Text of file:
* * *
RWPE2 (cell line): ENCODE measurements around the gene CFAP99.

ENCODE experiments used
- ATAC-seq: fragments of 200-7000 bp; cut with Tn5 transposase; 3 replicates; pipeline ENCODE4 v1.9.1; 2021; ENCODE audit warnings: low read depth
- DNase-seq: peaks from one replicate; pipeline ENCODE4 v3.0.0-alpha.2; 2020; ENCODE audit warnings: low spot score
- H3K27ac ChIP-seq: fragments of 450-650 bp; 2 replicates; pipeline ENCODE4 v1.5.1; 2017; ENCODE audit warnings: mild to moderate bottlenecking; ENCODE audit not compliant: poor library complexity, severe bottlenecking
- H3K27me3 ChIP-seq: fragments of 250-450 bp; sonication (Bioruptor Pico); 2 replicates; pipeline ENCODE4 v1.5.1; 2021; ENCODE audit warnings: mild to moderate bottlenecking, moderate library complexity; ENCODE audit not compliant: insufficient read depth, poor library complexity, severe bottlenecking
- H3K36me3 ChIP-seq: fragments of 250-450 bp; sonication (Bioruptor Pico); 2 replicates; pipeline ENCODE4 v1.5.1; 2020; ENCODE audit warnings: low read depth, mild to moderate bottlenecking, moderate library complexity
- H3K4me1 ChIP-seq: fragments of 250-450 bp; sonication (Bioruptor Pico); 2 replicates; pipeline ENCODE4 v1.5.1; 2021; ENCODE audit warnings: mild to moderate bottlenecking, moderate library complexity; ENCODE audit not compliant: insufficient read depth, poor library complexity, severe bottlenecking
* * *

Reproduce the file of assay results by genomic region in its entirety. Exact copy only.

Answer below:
RWPE2 (cell line): ENCODE measurements around the gene CFAP99.

ENCODE experiments used
- ATAC-seq: fragments of 200-7000 bp; cut with Tn5 transposase; 3 replicates; pipeline ENCODE4 v1.9.1; 2021; ENCODE audit warnings: low read depth
- DNase-seq: peaks from one replicate; pipeline ENCODE4 v3.0.0-alpha.2; 2020; ENCODE audit warnings: low spot score
- H3K27ac ChIP-seq: fragments of 450-650 bp; 2 replicates; pipeline ENCODE4 v1.5.1; 2017; ENCODE audit warnings: mild to moderate bottlenecking; ENCODE audit not compliant: poor library complexity, severe bottlenecking
- H3K27me3 ChIP-seq: fragments of 250-450 bp; sonication (Bioruptor Pico); 2 replicates; pipeline ENCODE4 v1.5.1; 2021; ENCODE audit warnings: mild to moderate bottlenecking, moderate library complexity; ENCODE audit not compliant: insufficient read depth, poor library complexity, severe bottlenecking
- H3K36me3 ChIP-seq: fragments of 250-450 bp; sonication (Bioruptor Pico); 2 replicates; pipeline ENCODE4 v1.5.1; 2020; ENCODE audit warnings: low read depth, mild to moderate bottlenecking, moderate library complexity
- H3K4me1 ChIP-seq: fragments of 250-450 bp; sonication (Bioruptor Pico); 2 replicates; pipeline ENCODE4 v1.5.1; 2021; ENCODE audit warnings: mild to moderate bottlenecking, moderate library complexity; ENCODE audit not compliant: insufficient read depth, poor library complexity, severe bottlenecking